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Drugs. 2008;68(6):855-73.

Retapamulin: a review of its use in the management of impetigo and other uncomplicated superficial skin infections.

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1
Wolters Kluwer Health/Adis, 41 Centorian Drive, Private Bag 65901, Mairangi Bay, North Shore 0754, Auckland, New Zealand. demail@adis.co.nz

Abstract

Topical retapamulin (Altabax, Altargo) is the first pleuromutilin antibacterial approved for the treatment of uncomplicated superficial skin infections caused by Staphylococcus aureus (excluding meticillin-resistant S. aureus [MRSA]) and Streptococcus pyogenes in patients aged > or = 9 months. In the EU, retapamulin is indicated for use in patients with impetigo or with infected small lacerations, abrasions or sutured wounds (without abscesses); in the US, it is indicated for use in patients with impetigo. Retapamulin has a novel site of action on bacterial ribosomes. In clinical trials in patients with impetigo, topical retapamulin 1% ointment twice daily for 5 days (the approved regimen) was superior to placebo; treatment with retapamulin was noninferior to that with topical fusidic acid. In patients with secondarily infected traumatic lesions, treatment with retapamulin was noninferior to that with oral cefalexin, although the efficacy of retapamulin was reduced in patients with MRSA infections or superficial abscesses. Retapamulin was well tolerated in both paediatric and adult patients, and the majority of adverse events were of mild to moderate severity. Thus, the introduction of topical retapamulin 1% ointment extends the treatment options available in the management of impetigo and uncomplicated secondarily infected traumatic lesions.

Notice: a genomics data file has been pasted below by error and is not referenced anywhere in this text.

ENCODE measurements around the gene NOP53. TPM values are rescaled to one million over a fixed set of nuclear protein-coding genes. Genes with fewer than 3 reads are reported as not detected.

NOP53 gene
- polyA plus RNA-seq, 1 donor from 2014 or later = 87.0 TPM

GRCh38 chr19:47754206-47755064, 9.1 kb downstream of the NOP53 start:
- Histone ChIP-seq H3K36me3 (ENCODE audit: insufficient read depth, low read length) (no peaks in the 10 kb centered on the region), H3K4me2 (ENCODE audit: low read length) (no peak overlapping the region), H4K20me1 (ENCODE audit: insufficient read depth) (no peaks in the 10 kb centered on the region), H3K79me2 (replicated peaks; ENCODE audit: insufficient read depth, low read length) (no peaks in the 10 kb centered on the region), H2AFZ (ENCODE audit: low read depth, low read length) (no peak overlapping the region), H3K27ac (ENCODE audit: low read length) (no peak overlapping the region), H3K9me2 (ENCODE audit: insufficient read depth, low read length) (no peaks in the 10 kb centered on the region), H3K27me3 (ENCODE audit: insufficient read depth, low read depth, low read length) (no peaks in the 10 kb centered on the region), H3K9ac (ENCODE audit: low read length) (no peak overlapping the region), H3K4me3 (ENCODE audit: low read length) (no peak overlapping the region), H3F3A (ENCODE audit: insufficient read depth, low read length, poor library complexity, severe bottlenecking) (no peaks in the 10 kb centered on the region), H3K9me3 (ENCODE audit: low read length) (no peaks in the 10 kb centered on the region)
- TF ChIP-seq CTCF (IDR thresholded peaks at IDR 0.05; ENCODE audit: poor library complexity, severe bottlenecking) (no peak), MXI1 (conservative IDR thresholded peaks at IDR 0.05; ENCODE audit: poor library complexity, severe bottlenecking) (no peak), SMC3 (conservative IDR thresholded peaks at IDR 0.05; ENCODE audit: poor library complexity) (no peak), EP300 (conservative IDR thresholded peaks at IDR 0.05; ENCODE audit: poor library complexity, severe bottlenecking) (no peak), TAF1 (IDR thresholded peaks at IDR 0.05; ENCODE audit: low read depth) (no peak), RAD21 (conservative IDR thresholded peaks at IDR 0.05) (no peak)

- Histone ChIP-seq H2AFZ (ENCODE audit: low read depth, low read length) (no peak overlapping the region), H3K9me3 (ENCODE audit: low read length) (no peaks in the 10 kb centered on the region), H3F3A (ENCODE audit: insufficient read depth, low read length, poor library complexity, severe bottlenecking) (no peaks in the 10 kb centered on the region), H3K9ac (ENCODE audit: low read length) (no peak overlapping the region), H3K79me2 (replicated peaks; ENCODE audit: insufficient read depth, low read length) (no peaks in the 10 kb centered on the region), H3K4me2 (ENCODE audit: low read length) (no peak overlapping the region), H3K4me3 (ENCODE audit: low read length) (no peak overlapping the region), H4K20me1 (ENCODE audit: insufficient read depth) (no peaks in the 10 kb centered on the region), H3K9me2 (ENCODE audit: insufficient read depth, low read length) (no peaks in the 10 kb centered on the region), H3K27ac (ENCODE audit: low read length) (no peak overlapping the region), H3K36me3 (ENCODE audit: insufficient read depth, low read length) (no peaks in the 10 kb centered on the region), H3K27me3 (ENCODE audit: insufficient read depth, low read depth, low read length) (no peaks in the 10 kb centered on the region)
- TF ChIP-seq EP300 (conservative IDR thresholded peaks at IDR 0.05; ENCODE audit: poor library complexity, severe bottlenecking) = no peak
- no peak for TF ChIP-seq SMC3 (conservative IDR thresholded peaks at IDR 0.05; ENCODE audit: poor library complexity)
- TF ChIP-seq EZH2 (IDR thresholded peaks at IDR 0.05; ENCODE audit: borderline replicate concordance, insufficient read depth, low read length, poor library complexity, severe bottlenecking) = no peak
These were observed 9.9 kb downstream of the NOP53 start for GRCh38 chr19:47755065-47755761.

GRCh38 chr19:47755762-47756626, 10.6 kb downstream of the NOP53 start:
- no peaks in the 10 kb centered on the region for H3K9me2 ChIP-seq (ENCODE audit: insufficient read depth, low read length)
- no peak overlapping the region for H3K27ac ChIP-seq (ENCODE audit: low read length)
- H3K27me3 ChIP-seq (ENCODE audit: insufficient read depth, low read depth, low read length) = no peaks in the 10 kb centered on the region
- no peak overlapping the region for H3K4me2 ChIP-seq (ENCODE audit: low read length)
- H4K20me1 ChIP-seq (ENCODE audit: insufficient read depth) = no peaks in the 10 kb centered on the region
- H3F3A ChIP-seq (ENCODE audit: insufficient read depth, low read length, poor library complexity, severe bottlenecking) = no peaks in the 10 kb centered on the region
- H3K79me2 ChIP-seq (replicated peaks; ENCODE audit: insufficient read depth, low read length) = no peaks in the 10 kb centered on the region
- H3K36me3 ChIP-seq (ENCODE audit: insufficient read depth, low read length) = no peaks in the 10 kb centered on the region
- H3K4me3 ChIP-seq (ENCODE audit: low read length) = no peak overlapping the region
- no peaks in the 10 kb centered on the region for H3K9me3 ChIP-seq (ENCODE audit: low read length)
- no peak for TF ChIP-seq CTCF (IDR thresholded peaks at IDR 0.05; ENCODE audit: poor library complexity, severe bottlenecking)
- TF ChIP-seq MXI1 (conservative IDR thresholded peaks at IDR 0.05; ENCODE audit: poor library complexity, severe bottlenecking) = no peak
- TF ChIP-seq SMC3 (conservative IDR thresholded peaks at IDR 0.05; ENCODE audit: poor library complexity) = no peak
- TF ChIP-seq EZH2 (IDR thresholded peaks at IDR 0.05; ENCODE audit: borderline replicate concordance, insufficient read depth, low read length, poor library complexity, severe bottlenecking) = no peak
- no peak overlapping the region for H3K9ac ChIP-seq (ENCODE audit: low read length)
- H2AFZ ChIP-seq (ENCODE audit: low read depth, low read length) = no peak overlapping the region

[Indexed for MEDLINE]

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